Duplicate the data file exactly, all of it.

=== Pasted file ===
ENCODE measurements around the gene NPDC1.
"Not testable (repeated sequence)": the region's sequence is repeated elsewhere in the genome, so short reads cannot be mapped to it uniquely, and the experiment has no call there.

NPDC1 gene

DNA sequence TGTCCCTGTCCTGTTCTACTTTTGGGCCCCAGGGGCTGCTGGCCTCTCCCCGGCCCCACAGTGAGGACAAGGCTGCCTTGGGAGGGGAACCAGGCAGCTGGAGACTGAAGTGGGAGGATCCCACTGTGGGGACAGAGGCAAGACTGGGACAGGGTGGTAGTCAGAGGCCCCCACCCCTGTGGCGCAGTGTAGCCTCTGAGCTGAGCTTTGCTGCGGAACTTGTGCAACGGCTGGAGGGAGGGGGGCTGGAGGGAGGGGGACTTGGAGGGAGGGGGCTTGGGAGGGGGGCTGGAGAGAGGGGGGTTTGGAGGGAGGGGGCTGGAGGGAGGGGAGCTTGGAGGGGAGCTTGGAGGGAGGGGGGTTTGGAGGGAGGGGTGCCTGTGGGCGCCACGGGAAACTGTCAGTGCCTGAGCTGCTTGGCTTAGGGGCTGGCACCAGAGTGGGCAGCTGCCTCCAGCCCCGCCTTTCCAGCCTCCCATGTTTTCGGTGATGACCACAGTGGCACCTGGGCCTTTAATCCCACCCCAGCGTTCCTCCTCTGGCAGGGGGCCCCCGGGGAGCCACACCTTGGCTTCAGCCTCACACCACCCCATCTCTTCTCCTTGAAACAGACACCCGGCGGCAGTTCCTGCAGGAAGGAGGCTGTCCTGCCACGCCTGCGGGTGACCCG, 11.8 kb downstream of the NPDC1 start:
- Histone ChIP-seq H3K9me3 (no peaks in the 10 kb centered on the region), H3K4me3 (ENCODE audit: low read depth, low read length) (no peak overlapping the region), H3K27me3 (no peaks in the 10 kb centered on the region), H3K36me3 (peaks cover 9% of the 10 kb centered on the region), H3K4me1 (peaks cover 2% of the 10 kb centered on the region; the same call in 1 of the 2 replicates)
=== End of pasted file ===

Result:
ENCODE measurements around the gene NPDC1.
"Not testable (repeated sequence)": the region's sequence is repeated elsewhere in the genome, so short reads cannot be mapped to it uniquely, and the experiment has no call there.

NPDC1 gene

DNA sequence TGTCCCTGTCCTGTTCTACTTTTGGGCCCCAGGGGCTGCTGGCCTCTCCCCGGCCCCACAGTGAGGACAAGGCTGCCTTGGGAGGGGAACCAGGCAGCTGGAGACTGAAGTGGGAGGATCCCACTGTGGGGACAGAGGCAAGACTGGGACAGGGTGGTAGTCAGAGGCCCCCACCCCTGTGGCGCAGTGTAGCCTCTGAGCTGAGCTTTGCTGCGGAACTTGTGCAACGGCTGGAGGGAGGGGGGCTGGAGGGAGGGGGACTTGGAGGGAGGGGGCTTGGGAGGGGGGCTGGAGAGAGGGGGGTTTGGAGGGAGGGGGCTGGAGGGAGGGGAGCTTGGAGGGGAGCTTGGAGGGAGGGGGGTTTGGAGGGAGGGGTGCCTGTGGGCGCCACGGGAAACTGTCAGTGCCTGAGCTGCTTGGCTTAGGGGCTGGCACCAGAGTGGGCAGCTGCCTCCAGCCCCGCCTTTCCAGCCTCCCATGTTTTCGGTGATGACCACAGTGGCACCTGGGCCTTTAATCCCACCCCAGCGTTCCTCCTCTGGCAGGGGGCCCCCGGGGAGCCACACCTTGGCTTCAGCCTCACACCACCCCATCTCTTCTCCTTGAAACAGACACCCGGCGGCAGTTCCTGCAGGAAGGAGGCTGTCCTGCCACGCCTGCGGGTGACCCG, 11.8 kb downstream of the NPDC1 start:
- Histone ChIP-seq H3K9me3 (no peaks in the 10 kb centered on the region), H3K4me3 (ENCODE audit: low read depth, low read length) (no peak overlapping the region), H3K27me3 (no peaks in the 10 kb centered on the region), H3K36me3 (peaks cover 9% of the 10 kb centered on the region), H3K4me1 (peaks cover 2% of the 10 kb centered on the region; the same call in 1 of the 2 replicates)